The programming and offerings at Syfy has changed throughout the years, but was always, and still is, based on imagination (hence their tagline “Imagine Greater”).
In 1992, the newly formed and originally named Sci Fi Channel had a programming mix that included genre movies, classic science-fiction TV-shows and a spattering of monster movies.
Soon the programming changed to meet the customer’s needs and budget of the network at that time. A snapshot of programming milestones is displayed below and gleaned from the innermind.com website:
1992: The original Sci Fi Channel aired for 24 hours, with infomercials 3-7 a.m.to fill air-time.
1993-1994: Infomercials was dropped, which was a move forward for the new network, with 1-3 a.m. block a repeat of the 8-10 p.m. block. Modern sci-fi TV shows added, like Quantum Leap and a science-fiction trends show called Sci-Fi Buzz was created.
1995: The original Sci Fi website was created called the “Dominion” now called syfy.com (which is fantastic), as well as the Science Fiction weekly on-line magazine and the Sci Fi magazine for geeks looking to read about sci-fi. The 1st annual Twilight Zone marathon for the New Year began (with much delight for the viewers).
1996-2000: Anime dubbed in English was added, with original programming showing up in the line-up. Horror was becoming a regular featured genre.
2001-2008: These were big growing years for the Sci Fi Channel… Sci Fi Pictures is created to make original B-movie films that let the viewer escape into fantasy or fun-bizarre non-reality experiences, and with titles like Dinocroc,Frankenfish and Mansquito how can you not have fun?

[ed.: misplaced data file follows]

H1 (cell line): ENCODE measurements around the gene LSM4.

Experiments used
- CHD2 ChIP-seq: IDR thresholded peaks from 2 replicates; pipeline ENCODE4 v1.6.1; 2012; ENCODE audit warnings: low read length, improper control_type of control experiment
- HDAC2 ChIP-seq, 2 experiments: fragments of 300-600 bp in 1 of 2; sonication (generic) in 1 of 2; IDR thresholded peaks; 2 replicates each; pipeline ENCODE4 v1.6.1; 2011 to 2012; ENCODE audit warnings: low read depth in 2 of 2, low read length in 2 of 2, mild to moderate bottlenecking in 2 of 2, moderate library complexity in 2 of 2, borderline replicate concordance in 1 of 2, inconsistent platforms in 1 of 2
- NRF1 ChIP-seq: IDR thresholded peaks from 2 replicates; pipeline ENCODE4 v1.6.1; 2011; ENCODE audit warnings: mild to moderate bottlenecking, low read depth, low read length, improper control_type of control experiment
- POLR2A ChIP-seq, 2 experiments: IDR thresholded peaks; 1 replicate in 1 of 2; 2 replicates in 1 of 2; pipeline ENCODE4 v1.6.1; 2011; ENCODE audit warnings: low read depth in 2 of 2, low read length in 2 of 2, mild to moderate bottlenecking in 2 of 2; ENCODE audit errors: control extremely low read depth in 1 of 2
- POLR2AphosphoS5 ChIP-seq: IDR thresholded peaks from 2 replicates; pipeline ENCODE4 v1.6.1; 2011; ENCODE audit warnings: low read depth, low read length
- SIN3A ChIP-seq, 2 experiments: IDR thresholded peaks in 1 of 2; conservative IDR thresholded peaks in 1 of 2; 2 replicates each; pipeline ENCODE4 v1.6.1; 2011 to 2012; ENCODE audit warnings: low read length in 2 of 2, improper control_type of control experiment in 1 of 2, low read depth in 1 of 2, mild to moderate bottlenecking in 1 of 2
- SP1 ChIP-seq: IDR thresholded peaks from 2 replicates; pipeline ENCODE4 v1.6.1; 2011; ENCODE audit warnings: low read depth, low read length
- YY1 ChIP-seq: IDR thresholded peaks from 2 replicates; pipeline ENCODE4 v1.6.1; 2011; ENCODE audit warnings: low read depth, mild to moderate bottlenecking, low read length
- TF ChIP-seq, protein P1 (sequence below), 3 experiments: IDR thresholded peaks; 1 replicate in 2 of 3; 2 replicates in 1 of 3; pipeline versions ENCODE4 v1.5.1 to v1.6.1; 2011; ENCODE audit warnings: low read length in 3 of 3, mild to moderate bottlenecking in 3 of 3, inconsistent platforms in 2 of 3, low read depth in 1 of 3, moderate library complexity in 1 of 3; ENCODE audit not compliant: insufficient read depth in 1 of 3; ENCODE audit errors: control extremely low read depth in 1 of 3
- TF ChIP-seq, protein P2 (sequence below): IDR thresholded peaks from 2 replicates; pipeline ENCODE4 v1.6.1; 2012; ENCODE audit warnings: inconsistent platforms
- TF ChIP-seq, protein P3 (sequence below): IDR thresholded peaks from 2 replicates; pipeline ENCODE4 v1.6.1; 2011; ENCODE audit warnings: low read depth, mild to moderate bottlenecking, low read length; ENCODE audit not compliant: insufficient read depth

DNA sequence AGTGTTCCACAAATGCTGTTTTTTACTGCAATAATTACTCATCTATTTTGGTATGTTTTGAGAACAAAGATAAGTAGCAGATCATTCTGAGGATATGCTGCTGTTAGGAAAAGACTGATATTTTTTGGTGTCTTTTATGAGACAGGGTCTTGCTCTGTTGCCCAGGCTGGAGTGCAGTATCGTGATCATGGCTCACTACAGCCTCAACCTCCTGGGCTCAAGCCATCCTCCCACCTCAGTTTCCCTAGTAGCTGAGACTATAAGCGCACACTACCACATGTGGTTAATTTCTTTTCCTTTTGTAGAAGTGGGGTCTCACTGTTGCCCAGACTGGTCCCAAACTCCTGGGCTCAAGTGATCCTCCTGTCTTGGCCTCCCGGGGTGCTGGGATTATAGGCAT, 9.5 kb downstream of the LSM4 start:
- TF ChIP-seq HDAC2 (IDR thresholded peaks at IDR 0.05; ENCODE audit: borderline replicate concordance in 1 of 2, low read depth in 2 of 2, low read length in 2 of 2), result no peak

Delving into disaster movies of the peculiar variety were also made, like Polar Storm and Deep Shock, along with horror movies like Rock Monster and Boogeyman, along with a handful of alien and space danger movies. Successful mini-series productions by Steven Spielberg called Taken won an Emmy for best mini-series, and Battlestar Galatica went on to become a 4-year-long running series. Paranormal programming was added with the popular show Ghost Hunters, as well as non-sci-fi programs like WWE wrestling (who signed a multi-year deal).
2009: Sci Fi Channel rebranded to be named Syfy to encompass a broader view of imaginative programming. Original shows like Warehouse 13 and Haven were produced to add to their original series already popularized like Eureka and Stargate SG-1.
2010-2013: Face Off, what is considered a competition “reality” show, tops the charts as one of the most popular Syfy shows, adding to the list of unscripted programs like Destination Truth and Fact or Faked. Defiance becomes a much-watched show about post-alien invasion Earth, a common theme taken to the extreme.
According to the Syfy website:
“We’ve always defined “sci-fi” a lot more broadly than most people. For us “sci-fi” includes a broad range of imagination-based entertainment, including science fiction but also fantasy, the paranormal, adventure, horror and larger than life personalities, among others.”
The programming seen today reflects this attitude. I believe that with the broad idea of what sci-fi is, Syfy has tapped into a large and involved fan base that doesn’t seem to be going anywhere, anytime soon. I personally love sci-fi, B-movies (the weirder the better i.e Sharknado-combining disaster with monster sharks or Sharktopus-combining a shark and octopus), paranormal, horror, classic TV with a twist (think Creature Double-Feature – a childhood favorite show) and creative competitions.
As long as Syfy keep cranking out programming that reflects both love for the old and new in the sci-fi scope of what they define it as, they will continue to show that they are not just for geeks anymore (there really is something for everyone), and I am confident that they will have continued success.